Washington State Department of Ecology Homepage > Dam Safety Office > Reports > Dam Failures > Iowa Beef Processors Waste Pond

Iowa Beef Processors Waste Pond

Location: At Wallula in Walla Walla County, 12 miles SE of Pasco.

Owners: IBP Inc. and Simplot

Date of Failure: January 25, 1993

Project Description: The IBP Waste Pond was constructed in 1971, and was used for the storage of wastewater from the IBP Beef Processing Plant near Wallula. When full, the pond had a surface area of 37 acres and a maximum storage capacity of 270 acre-feet. The pond was located on a natural drainage course, and was impounded behind a 15 foot high, 1000 foot long earthfill dam.

In 1981, the dam was inspected as part of the National Dam Safety Program. The resulting "Phase 1 Inspection Report" concluded that the facility did not have an overflow spillway, and could thus not handle any floods from the 55 square mile drainage basin above the dam. Further, the embankment stability was considered questionable, and the dam was riddled with animal burrows.

In 1985, in response to a request by Ecology, IBP hired a consultant to perform a geotechnical investigation of the dam. The consultant found that the embankment stability was adequate, provided seepage remains at low levels within the embankment. The consultant also cautioned that animal burrows in the embankment were a problem, and could initiate a piping failure if the intercepted the seepage line within the dam. The consultant recommended that the burrows be filled and the animals be removed from the site.

Cause of Failure: According to newspaper accounts of the incident, the failure of the dam occurred sometime between 11:19 PM on the 24th and 3:40 am on the 25th, when a Union Pacific freight train derailed on a washed out section of track downstream from the dam. The breached section had a width of 60 feet and a depth of 19 feet below the dam crest. The cause of the failure was attributed to 3 events:

  1. The facility did not have an emergency spillway to pass flood flow out of the facility.
  2. The rapid melting of a record snowpack, coupled with higher than normal pond levels, filled the waste pond and slightly overtopped the west end of the dam. Also, the high pool level allowed water to flow into animal burrows that exited above the normal high water level on the upstream face.
  3. The dam most likely failed directly from uncontrolled seepage through the animal burrows, exiting on the downstream face and causing erosion. Evidence of similar erosion below animal burrows was found at the west end of the dam, and burrows were noted in the sides of the breach. The silty soil of the embankment was highly susceptible to erosion, and it is likely that the erosion backcut rapidly toward the upstream face, eventually breaching the dam.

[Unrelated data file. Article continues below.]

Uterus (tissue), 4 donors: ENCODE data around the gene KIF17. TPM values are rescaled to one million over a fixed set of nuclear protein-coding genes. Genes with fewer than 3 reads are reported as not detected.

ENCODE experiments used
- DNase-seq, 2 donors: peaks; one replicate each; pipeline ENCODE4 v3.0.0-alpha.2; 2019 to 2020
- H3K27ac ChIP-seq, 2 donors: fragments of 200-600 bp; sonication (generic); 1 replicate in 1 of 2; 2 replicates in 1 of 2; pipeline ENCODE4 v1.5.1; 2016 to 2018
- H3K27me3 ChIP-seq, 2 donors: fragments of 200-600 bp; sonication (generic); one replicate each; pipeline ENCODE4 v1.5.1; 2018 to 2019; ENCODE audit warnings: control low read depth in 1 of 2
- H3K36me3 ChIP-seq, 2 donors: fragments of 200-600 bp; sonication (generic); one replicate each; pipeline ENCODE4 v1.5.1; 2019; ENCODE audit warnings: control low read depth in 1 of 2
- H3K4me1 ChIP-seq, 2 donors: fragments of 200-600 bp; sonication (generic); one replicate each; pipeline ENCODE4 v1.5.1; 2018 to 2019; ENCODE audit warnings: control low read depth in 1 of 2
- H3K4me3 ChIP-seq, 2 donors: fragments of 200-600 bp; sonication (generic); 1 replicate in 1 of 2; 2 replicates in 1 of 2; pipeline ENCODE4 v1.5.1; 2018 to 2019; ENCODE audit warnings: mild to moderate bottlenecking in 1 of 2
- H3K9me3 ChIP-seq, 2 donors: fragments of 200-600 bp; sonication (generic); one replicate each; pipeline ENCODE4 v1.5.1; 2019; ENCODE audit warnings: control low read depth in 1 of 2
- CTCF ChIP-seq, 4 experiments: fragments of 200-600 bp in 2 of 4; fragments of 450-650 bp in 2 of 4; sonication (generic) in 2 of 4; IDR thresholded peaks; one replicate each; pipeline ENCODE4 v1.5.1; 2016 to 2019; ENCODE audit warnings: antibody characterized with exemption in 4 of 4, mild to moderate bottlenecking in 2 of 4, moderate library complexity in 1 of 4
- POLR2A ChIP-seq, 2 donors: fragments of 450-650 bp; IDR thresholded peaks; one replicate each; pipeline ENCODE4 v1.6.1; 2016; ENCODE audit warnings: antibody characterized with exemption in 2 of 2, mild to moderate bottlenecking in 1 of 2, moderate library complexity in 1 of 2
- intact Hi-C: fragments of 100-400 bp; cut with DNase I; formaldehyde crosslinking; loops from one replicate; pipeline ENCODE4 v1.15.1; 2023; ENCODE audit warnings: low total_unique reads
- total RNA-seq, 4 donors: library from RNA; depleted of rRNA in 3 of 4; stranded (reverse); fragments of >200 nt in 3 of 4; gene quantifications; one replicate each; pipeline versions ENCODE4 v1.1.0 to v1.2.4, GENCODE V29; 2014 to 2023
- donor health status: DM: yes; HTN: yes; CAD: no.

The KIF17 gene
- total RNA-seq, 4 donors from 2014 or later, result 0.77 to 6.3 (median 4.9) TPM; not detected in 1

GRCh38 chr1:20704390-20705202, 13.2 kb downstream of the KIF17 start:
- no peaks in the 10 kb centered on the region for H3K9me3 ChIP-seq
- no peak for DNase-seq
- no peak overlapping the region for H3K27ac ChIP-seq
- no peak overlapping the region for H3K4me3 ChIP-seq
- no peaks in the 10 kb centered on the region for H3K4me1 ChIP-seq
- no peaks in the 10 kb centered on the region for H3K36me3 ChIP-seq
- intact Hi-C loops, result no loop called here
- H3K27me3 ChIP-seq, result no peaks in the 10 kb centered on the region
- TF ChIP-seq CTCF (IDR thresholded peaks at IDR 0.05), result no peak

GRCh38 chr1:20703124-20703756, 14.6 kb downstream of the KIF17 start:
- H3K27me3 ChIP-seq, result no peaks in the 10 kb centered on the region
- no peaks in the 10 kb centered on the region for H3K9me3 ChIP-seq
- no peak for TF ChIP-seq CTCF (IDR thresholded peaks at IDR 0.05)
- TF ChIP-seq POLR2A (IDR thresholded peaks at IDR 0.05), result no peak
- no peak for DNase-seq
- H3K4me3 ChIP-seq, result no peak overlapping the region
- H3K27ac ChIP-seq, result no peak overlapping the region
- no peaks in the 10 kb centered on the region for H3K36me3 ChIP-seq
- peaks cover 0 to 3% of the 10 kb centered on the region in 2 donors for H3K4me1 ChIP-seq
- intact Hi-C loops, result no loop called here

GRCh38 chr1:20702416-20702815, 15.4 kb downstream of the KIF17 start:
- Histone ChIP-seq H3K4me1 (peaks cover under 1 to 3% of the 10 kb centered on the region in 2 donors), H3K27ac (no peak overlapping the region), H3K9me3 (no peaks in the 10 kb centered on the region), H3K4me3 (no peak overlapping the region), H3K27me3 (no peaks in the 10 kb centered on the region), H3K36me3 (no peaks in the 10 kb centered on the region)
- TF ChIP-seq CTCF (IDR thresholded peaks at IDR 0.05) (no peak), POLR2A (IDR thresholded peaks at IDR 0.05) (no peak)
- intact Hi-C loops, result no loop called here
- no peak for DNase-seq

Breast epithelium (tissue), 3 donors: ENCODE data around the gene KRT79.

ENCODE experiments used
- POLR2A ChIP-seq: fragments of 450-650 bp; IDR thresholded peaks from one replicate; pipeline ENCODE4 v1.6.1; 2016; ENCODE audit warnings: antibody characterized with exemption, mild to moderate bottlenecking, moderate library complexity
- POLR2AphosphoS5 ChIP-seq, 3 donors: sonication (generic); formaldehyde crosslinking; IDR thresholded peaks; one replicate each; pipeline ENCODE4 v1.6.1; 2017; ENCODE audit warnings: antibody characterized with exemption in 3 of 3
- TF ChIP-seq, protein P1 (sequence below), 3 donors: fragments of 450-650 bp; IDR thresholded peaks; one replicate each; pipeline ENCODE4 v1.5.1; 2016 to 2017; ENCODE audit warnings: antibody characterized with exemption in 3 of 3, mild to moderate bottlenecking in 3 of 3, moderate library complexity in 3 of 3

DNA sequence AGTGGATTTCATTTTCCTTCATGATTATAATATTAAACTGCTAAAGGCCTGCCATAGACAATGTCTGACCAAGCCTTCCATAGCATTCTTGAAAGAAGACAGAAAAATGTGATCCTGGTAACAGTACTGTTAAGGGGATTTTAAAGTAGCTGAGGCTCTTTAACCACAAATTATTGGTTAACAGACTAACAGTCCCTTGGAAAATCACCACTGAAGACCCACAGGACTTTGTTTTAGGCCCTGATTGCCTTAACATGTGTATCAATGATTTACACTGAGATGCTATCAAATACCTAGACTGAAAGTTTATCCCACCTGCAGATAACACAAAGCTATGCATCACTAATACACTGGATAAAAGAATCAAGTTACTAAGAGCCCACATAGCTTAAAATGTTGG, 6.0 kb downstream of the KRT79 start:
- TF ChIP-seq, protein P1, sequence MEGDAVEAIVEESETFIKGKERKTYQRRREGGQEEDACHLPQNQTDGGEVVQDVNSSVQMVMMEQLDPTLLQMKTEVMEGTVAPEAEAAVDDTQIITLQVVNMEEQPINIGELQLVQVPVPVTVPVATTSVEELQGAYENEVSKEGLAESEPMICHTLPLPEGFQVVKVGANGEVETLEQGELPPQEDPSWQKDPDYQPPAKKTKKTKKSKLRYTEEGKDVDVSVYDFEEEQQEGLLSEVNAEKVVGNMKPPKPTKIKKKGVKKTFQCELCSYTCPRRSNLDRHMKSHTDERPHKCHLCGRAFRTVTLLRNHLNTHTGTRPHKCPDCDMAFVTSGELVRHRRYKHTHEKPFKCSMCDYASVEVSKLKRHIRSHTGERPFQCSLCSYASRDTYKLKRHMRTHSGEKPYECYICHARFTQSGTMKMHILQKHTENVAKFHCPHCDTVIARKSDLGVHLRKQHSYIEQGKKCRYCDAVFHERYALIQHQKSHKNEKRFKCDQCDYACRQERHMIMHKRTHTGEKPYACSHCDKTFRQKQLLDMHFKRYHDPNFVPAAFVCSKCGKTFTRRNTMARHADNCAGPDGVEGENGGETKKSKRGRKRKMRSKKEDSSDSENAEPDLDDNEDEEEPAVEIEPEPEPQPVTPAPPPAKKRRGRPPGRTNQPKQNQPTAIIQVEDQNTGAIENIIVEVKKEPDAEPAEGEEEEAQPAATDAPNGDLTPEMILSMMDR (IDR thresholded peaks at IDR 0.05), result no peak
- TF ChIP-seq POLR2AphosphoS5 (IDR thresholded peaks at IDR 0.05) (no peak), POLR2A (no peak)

Damage Caused: The dam breach flood passed down the natural drainage channel below the dam, washing out the dikes on two holding ponds owned by Boise Cascade located 1000 and 2000 feet below the IBP dam. The flood was then impounded behind the Union Pacific RR fill located about 1 mile downstream from the dam. The floodwater flowed over the south end of the fill, significantly eroding the downstream face. Sometime after the overtopping occurred, the railroad fill failed at the location of a culvert, about 700 feet north of the overtopped area. A northbound freight train derailed at the location of the overtopping where the fill had been washed from one side of the tracks. All 5 locomotives went off the tracks and into the flood waters, injuring the 3 crewmen.

The estimated cost of this failure was $5,000,000, which included the cost of the locomotives, environmental cleanup, and repair of the rail line. The cost for IBP to construct a new waste facility was several million more dollars.

Lessons Learned: Maintenance of animal burrows on embankment dams is critical. Burrows should be backfilled in as timely a manner as practicable, especially those near the dam crest. If at all possible, the animals should be removed from the area.

The owner claimed they inspected the dam weekly, but this only involved someone driving over the dam crest. Inspections must be performed regularly and thoroughly by knowledgeable representatives of the owner. If deficiencies are found, they need to be corrected promptly.

As in many other cases, from an operational standpoint, the pond was solely considered a place to put wastewater until spray irrigation could be resumed in the spring. Little thought was given to safe levels of operation to maintain the structural stability. Thus, the pond was allowed to fill to unsafe levels prior to the snowmelt event which precipitated the failure.

The siting of a the wastewater pond without a spillway across a natural drainage course with a 55 mi2 tributary area was a poor design. Apparently the original designers were primarily concerned about preventing surface water releases from the pond, given the nature of the reservoir contents. In defense of the original designers, the basin typically produces only a nominal amount of runoff. In the case of heavy rains on frozen ground, the runoff was sufficient to overwhelm the effective freeboard on the pond. Thus, where practicable, it is desirable to construct the impoundment off-channel where there is a water quality issue with the release of overflows.

Photographs

Breached Section of Embankment

Aerial View of Failed Structure
The white areas are snow. The dark area in the lower part of the picture is the empty reservoir. The dark swath in the upper middle right of the picture is the path of the dam break flood

Derailed Train from Failure of Downstream Railroad Fill from Dam Break Flood

Repairs Being Made to Failed Railroad Fill